The Fashion Industry COVID cleanse is like helplessly watching a snag in your favorite sweater slowly unravel. Our souls sit wrapped in funerary black, as we continue to witness weekly retail carnage reports. Fashion brands which did not have a socially responsible plan (by either leveraging too much debt or not conforming to change) have filed for bankruptcy. The list of brands is as long as the seconds of this forever-feeling pandemic, and the inventory of companies literally and figuratively continues to grow because there is no light yet at the end of this pandemic runway.
Amidst the obituary of ‘Big Brand’ deaths lays a gross over saturation of product, and heaps of discarded fast fashion. Excess inventory was a problem before COVID-19, and the virus only exacerbated the already there massive problem. Many remaining fashion brands are pledging to change their ways to become more sustainable, circular, ethical… screaming overdue reevaluation of the fashion system. Without enforced country or planet laws to define sustainability, brands must find ways to be accountable to earth and humans. Opportunity dwells here.
Opportunity dwells in other areas of apparel too! Amidst these current retail bankruptcies and disruption sits rebirth, renewal, reconsideration, and reevaluation of the entire fashion industry. In this “come-to-Jesus” moment, we are being forced to rethink and make changes: reevaluating fashion week, reviewing the amount of seasonal deliveries; considering excess inventory orders; reviewing how R.T.V. (return to vendor) and charge-backs impact the industry; evaluating the value customers place on ethical & sustainable products; understanding the ‘slow fashion’ approach; recognizing that petroleum is in 60% of our clothing (as polyester) and most won’t biodegrade for 200 years; considering the necessity of brand transparency; understanding the continued growth of D.T.C. (direct to consumer brands); evaluating the importance of brick and mortar retail stores; considering smaller collections and later markdowns; understanding the negatives of unchecked consumerism and it’s impact on our society; observing growth in up-cycling and reselling; considering new life for dead stock; understanding zero waste design; experimenting with new business models; assessing growing tech opportunities both in fabric and digital; and more…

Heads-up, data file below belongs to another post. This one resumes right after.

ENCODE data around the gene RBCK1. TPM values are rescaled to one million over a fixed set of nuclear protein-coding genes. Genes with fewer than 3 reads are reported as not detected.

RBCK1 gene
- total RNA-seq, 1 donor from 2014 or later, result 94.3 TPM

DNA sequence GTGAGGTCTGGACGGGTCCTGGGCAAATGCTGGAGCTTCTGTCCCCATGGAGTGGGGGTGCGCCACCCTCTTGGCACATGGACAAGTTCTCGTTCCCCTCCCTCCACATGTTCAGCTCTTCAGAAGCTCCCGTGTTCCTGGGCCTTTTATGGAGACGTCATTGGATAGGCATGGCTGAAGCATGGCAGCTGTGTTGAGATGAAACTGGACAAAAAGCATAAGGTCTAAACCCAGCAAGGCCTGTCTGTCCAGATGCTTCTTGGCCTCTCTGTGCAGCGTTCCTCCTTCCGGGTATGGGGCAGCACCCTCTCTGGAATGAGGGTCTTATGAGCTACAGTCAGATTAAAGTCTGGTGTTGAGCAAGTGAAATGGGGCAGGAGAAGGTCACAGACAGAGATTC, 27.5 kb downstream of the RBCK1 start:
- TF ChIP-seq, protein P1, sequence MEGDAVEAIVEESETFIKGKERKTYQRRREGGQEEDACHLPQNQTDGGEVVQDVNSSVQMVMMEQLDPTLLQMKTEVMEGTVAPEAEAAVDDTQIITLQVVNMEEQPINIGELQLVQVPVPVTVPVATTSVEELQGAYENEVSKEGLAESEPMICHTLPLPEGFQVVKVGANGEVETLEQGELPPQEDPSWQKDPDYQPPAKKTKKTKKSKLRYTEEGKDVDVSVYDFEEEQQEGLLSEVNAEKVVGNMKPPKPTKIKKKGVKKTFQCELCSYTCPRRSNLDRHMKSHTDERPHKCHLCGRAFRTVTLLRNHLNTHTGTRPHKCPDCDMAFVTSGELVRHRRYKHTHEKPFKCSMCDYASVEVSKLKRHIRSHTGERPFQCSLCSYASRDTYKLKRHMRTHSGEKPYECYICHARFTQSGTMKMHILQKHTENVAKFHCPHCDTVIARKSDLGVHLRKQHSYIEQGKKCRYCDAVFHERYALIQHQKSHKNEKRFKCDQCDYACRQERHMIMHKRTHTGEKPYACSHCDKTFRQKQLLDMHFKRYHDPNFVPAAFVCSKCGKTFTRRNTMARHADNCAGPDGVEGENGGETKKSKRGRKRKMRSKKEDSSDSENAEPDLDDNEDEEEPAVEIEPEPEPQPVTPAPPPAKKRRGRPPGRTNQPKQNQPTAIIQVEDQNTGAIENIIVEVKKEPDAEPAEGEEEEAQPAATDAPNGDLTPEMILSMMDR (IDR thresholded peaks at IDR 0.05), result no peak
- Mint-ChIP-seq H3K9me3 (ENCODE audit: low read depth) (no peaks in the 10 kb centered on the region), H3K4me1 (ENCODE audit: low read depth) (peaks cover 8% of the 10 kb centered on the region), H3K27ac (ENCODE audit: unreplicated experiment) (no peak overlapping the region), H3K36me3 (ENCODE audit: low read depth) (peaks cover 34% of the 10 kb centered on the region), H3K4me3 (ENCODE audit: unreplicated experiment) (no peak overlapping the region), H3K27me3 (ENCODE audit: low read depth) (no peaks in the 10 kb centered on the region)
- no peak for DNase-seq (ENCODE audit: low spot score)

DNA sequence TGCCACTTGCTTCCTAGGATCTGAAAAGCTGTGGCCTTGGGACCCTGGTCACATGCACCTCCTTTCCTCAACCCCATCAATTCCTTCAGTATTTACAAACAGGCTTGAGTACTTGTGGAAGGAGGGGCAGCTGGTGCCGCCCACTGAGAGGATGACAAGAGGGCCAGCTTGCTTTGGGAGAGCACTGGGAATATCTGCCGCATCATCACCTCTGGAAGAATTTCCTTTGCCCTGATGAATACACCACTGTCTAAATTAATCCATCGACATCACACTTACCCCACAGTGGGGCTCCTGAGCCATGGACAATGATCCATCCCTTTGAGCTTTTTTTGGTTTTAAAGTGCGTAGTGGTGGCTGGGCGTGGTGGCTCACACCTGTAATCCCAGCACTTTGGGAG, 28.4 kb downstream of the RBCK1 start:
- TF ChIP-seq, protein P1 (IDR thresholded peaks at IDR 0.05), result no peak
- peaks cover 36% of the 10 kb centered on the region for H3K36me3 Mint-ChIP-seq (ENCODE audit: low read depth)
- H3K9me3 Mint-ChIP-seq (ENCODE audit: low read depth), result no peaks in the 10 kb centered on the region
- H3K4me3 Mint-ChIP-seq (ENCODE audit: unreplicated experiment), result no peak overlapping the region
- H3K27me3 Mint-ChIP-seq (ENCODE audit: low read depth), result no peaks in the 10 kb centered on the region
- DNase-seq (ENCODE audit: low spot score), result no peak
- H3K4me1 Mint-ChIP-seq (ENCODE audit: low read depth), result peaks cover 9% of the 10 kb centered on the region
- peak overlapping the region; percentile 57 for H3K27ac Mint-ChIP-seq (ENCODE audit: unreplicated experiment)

It is important also to recognize that history has played a large part in shaping fashion over the years, and this pandemic is one of these times! For example, after WWI emerged more practical loose fitting dresses, the flapper movement and the crinoline. The Great Depression, with the motto “repair & reuse”, showed creativity and the birth of up-cycling! During WWII women wore utility clothing produced during war rationing, which then gave way to the ‘new look’ of knee length skirts and tailored suits. The non conforming youths of the 1960’s Vietnam War era started the bell-bottom trend. The punk, anarchist, anti-conservative and consumerism political movement began in Britain in the 1970’s and brought us leather studded motorcycle jackets. The 1980s saw the rise of women in the workplace and the power suit. The pandemic of 2020 brings us….?
So you see, young fashion designers, that this COVID fashion cleanse that we are experiencing is temporary! 2020 is a transitional time, and a new decade is dawning with you! We will continue to stew and evaluate in this present mid-pandemic state, which will eventually reach post-pandemic status. We will emerge from our isolation cocoons shedding our COVID-comfort loungewear, Zoom leggings and ‘I give up’ sweatpants, wanting to show individual and personalized style… our uniqueness. We don’t need more t-shirts and leggings, we need beautiful timeless pieces of self expression.
Post pandemic, we will be more responsible with our purchases, because we experienced mid-pandemic reevaluation. We will still be able to buy a $6 t-shirt online, but there will be a mind shift. We will be happy this pandemic is over, and we will show our excitement by wearing color and prints. We will want beautiful things, but we will want less flashiness and glamour, because that’s fake, cold, and not authentic. We will move towards luxury because we want pleasure and comfort. We will want timeless and classic investment pieces. The lingerie industry will grow, because it makes us feel confident and beautiful. We will embrace craftsmanship, because it’s emotional and we have been reflecting. We want clothes that will make us feel good, because our souls will rejoice that the pandemic is over! Educated consumers who are reading about the global impact of fashion will fuel continued growth of sustainable fashion and the ‘kindness economy’, because they are feeling responsible and accountable. We will see a shift to more knits and sweaters, because we got comfortable in our cozy COVID loungewear. A ‘homewear’ wardrobe will form. We will toss out our heels and buy another pair of slippers.
Fabric innovation will continue to grow in areas of sustainability, tech and healthcare. PPE will go mainstream! Fabric masks are not going away, because we want to be careful and cautious. We will reuse & recycle because we are rethinking our spending. There will not be revenge buying, and we do not need a new wardrobe. We will need LESS! COVID has made us introspective, and the era of meaningless disposable fashion will be over. We will be looking for value and less impulse purchases. Young fashion designers, take it away..